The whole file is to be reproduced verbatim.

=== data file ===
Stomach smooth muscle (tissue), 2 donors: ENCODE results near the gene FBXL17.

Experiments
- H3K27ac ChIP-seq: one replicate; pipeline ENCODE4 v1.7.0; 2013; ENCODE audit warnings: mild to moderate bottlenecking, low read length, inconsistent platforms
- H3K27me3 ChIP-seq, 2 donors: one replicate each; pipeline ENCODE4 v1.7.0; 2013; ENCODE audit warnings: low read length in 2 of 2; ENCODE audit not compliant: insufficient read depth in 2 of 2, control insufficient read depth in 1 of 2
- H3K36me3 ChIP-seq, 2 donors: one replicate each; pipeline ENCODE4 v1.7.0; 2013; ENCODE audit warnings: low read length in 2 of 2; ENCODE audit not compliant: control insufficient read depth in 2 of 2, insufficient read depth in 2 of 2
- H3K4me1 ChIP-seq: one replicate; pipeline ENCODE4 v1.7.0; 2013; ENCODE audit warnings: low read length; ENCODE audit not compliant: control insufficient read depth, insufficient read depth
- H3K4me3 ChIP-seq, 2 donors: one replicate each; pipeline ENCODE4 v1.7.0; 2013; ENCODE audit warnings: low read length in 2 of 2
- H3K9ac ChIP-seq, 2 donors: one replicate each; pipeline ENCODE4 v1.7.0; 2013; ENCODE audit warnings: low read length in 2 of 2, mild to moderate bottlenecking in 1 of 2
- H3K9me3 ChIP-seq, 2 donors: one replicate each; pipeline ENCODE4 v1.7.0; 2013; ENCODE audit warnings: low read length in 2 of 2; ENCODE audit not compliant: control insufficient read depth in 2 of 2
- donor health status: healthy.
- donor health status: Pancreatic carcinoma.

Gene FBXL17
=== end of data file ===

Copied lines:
Stomach smooth muscle (tissue), 2 donors: ENCODE results near the gene FBXL17.

Experiments
- H3K27ac ChIP-seq: one replicate; pipeline ENCODE4 v1.7.0; 2013; ENCODE audit warnings: mild to moderate bottlenecking, low read length, inconsistent platforms
- H3K27me3 ChIP-seq, 2 donors: one replicate each; pipeline ENCODE4 v1.7.0; 2013; ENCODE audit warnings: low read length in 2 of 2; ENCODE audit not compliant: insufficient read depth in 2 of 2, control insufficient read depth in 1 of 2
- H3K36me3 ChIP-seq, 2 donors: one replicate each; pipeline ENCODE4 v1.7.0; 2013; ENCODE audit warnings: low read length in 2 of 2; ENCODE audit not compliant: control insufficient read depth in 2 of 2, insufficient read depth in 2 of 2
- H3K4me1 ChIP-seq: one replicate; pipeline ENCODE4 v1.7.0; 2013; ENCODE audit warnings: low read length; ENCODE audit not compliant: control insufficient read depth, insufficient read depth
- H3K4me3 ChIP-seq, 2 donors: one replicate each; pipeline ENCODE4 v1.7.0; 2013; ENCODE audit warnings: low read length in 2 of 2
- H3K9ac ChIP-seq, 2 donors: one replicate each; pipeline ENCODE4 v1.7.0; 2013; ENCODE audit warnings: low read length in 2 of 2, mild to moderate bottlenecking in 1 of 2
- H3K9me3 ChIP-seq, 2 donors: one replicate each; pipeline ENCODE4 v1.7.0; 2013; ENCODE audit warnings: low read length in 2 of 2; ENCODE audit not compliant: control insufficient read depth in 2 of 2
- donor health status: healthy.
- donor health status: Pancreatic carcinoma.

Gene FBXL17